Wednesday, December 15, 2010

Garden State

I watched Garden State with Phil last night. It had been well over a year since I had last seen it. I haven't even had my copy since January when I loaned it to someone to make a point. Either they A) didn't watch it or B) didn't get or care for my point. Either way, I've moved on and now really just want my damn movie back.

My point is, it's been at least a year since I last watched it. Maybe closer to two years. And let me tell you, a lot has happened in that time. And this is important because Garden State is my favorite movie. Not just because the action or the story or the characters are great but I watched it at a time that it really had an impact on me. No, it didn't changed me but it was just the perfect movie to come along at the time it did. I had started my sophomore year in college. I had had an awful summer in Des Moines with my family (it ended up being the last one I spent there) and, you know, I was trying to figure stuff out. I had lost that idea of "home". Not just a place, but the connections I had and the people I surrounded myself with. This has continued to evolve since then but it was really very profound then. I was shifting from being a part of nuclear family to being the oldest child in a family with newly-divorced parents. But I was also two states away and I really didn't have to deal with it. And holidays from then on out always seemed to have some drama. My sister and I were yelling at each other or my mom was annoying me or I was mad at my dad. I was never sure where it was going to come from but something was not going to go well. So, Lawrence became my home. I wrote about this before.  My shift from Iowa to Kansas. But Garden State  stuck with me. I had to buy a copy. I had to own the soundtrack. Every so often, it made me feel better. It's the idea that you do what you want to in life, you do the important things and you spend time with the important people. And you do your best and sometimes it still sucks. But you have to hold on to the good moments and the laughter.

But something in the last year and a half changed. The move felt different. I had the realization that most of the characters in the movie are about 26 years old. I am 26. I am no longer a 19-year-old college student.  Other than that, I can't say for sure what else was different about the viewing of this movie. I still laughed, I was still sad during the melancholy moments. But there was a tone to the movie, a different layer, that I understood. The characters seemed more like peers; not the grown-ups I had thought them to be when I was 19. I can unequivocally say I was viewing the movie as an adult.

Definitely still my favorite movie.

"I know it hurts. That's life. If nothing else, It's life. It's real, and sometimes it fuckin' hurts, but it's sort of all we have."

Tuesday, December 07, 2010

"You all know that I have been sustained throughout my life by three saving graces – my family, my friends, and a faith in the power of resilience and hope. These graces have carried me through difficult times and they have brought more joy to the good times than I ever could have imagined. The days of our lives, for all of us, are numbered. We know that. And, yes, there are certainly times when we aren't able to muster as much strength and patience as we would like. It's called being human. But I have found that in the simple act of living with hope, and in the daily effort to have a positive impact in the world, the days I do have are made all the more meaningful and precious. And for that I am grateful. It isn’t possible to put into words the love and gratitude I feel to everyone who has and continues to support and inspire me every day. To you I simply say: you know." -Elizabeth Edwards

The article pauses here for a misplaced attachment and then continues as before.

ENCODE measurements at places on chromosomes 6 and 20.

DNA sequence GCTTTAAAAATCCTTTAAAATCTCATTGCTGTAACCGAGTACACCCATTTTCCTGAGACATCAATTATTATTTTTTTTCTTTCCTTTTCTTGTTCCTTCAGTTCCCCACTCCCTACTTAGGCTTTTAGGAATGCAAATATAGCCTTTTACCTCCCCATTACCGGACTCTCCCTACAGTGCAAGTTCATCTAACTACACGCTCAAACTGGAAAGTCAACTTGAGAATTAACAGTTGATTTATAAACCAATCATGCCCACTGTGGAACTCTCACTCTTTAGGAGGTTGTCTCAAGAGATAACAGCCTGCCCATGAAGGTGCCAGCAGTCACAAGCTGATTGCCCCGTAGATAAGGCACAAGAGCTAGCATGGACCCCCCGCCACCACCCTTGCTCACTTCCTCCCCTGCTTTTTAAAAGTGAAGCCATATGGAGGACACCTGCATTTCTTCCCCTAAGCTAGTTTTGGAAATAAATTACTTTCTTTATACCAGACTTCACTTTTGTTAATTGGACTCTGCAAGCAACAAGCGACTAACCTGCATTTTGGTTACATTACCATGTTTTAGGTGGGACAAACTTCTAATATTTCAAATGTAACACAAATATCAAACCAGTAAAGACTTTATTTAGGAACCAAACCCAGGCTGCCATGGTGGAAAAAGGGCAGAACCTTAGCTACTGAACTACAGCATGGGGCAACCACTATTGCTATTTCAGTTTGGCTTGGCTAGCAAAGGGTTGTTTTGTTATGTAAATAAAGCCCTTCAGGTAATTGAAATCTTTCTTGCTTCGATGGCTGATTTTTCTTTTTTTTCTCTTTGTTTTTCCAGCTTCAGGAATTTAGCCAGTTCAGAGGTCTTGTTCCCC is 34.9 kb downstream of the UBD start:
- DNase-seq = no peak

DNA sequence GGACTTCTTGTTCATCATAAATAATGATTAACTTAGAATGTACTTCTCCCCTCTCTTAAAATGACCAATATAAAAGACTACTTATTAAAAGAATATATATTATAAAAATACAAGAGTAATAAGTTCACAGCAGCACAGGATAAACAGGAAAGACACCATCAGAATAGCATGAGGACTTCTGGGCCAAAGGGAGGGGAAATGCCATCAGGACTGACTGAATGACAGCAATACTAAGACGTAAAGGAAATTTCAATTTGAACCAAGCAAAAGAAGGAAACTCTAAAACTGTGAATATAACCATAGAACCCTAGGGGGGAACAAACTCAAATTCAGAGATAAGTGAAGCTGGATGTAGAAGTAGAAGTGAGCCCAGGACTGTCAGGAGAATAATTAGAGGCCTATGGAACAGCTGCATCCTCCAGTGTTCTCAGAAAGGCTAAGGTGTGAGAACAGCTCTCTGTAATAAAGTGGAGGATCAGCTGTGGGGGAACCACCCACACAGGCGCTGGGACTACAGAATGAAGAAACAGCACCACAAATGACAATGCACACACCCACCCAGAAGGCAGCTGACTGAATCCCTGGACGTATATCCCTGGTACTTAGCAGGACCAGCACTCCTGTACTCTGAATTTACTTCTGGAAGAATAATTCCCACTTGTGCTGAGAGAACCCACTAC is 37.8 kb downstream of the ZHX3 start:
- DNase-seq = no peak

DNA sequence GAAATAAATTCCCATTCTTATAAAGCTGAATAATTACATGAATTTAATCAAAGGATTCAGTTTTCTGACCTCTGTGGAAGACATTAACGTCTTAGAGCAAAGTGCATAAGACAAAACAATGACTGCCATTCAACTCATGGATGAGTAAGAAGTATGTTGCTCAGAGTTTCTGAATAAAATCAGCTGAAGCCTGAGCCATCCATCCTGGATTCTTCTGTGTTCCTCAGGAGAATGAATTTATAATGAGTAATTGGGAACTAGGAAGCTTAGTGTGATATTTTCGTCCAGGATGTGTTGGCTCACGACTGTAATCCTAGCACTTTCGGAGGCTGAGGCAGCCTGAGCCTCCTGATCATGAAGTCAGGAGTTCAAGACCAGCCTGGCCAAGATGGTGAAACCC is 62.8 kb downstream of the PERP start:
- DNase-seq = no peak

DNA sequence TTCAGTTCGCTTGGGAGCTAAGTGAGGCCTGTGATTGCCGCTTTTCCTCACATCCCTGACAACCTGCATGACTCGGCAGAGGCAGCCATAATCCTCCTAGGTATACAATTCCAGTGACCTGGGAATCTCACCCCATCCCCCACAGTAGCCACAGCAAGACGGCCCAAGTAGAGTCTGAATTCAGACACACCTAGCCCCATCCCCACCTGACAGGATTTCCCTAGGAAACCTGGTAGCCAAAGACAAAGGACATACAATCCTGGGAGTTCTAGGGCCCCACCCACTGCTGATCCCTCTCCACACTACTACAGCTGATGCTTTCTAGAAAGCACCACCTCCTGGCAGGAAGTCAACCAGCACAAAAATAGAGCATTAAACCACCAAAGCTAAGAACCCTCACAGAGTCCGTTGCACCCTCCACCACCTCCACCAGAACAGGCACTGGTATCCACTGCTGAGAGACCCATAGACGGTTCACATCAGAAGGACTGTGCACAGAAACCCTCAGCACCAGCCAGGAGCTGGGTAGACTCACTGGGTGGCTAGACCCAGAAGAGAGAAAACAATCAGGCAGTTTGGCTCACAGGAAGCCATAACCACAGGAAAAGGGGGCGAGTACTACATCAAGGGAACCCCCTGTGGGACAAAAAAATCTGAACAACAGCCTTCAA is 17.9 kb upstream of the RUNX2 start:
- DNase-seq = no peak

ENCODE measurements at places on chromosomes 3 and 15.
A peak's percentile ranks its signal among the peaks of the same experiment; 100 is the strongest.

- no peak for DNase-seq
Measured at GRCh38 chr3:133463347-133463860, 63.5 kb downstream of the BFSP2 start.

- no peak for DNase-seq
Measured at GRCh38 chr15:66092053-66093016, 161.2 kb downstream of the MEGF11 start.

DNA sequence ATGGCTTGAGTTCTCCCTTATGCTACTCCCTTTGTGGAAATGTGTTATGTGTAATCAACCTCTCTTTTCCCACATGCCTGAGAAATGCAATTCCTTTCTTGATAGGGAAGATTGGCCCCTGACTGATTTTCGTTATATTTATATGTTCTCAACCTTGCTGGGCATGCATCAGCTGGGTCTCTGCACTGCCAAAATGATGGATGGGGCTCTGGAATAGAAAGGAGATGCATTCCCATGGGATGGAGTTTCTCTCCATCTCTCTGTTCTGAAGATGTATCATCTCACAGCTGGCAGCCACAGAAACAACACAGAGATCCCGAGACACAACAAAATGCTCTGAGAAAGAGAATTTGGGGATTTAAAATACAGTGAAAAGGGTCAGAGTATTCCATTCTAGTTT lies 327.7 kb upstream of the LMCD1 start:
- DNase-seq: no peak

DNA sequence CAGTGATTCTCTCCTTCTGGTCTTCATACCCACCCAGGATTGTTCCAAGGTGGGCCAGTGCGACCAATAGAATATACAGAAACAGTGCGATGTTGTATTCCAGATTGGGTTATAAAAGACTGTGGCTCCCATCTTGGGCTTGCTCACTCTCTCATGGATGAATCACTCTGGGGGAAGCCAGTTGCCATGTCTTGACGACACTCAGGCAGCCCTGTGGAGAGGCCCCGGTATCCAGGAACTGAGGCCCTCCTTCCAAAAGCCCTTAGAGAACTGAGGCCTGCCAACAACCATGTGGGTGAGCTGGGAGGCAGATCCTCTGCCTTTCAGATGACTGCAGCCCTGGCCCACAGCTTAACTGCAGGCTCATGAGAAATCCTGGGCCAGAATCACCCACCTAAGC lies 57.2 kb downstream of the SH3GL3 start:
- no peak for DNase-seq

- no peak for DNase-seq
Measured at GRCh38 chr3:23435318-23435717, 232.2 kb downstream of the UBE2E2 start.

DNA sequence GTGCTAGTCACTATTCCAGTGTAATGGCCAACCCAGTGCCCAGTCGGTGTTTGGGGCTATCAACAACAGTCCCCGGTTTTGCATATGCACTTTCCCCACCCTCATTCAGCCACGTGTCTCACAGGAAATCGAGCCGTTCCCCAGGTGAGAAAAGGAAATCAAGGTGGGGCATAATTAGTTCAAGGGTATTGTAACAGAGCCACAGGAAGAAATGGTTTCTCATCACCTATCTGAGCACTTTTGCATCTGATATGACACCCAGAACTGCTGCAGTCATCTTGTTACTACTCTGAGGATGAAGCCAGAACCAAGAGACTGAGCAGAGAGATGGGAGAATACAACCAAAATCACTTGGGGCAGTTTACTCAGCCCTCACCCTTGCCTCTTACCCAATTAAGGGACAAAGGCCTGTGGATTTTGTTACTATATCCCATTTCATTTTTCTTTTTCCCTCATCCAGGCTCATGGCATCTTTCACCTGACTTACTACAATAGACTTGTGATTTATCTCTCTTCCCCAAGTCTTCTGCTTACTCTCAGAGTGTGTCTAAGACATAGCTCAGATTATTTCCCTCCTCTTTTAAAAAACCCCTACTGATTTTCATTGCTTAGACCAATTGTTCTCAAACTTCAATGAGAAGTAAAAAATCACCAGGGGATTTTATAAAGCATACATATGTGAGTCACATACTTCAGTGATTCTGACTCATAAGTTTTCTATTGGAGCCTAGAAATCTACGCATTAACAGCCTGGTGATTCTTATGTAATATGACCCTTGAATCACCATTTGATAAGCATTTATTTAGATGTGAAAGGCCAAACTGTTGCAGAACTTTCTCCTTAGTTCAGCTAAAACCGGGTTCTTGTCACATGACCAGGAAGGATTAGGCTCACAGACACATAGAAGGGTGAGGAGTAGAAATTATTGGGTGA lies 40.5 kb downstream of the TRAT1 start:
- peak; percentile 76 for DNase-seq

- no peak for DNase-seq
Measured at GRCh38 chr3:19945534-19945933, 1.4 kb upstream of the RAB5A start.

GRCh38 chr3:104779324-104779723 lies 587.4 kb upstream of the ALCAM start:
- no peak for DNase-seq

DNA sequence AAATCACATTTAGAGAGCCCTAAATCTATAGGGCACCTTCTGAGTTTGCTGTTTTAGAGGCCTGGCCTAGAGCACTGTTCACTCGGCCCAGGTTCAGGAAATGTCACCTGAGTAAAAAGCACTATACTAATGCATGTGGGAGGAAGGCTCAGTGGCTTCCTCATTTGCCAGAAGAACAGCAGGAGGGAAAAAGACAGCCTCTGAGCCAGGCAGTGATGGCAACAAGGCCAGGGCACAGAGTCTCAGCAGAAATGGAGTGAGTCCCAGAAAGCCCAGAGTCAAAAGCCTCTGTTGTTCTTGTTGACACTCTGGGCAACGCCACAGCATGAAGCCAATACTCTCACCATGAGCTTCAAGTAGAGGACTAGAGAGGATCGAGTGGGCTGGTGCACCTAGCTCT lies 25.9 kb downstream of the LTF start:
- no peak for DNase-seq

""You know, you really have two choices here. . . . Either you push forward with the things you were doing yesterday, or you start dying [and] let cancer win before it needed to," she told CBS News anchor Katie Couric. "I don't want to do that. I want to live.""


"For many months, she visited Wade's grave site every day. She took him his SAT score when it arrived after his death. She read him books from his classmates' school reading list, she said in her memoir. It was after his death that she, who had always used her own family name professionally, became Elizabeth Edwards.

"I took my son's name," she told Ms. magazine in 2004. "I didn't take my husband's name."

[www.washingtonpost.com]

Wednesday, December 01, 2010

Giving up cable. And the internet?!

Real conversation I'm overhearing right now:
Person 1: "I'm convinced I'd be better off without cable television and the internet"
Person 2: "I'll give you the cable but not the internet".

I can attest to not having cable. I'm fine without it. I read more. I watch movies. And ya know, it's pretty easy to watch a lot of what's on tv online.

But the real question, is can our society really function without internet at this point? If you're reading this (especially during the day) you're probably at work and need it for some function of your job. I couldn't go without it professionally. And I like connecting with people online (this blog, for instance. And Twitter!)

Could you go without using the internet for personal (non-work) use?!





Another snippet from the same convo: "I did breakdown and watch Glee last night..." ha!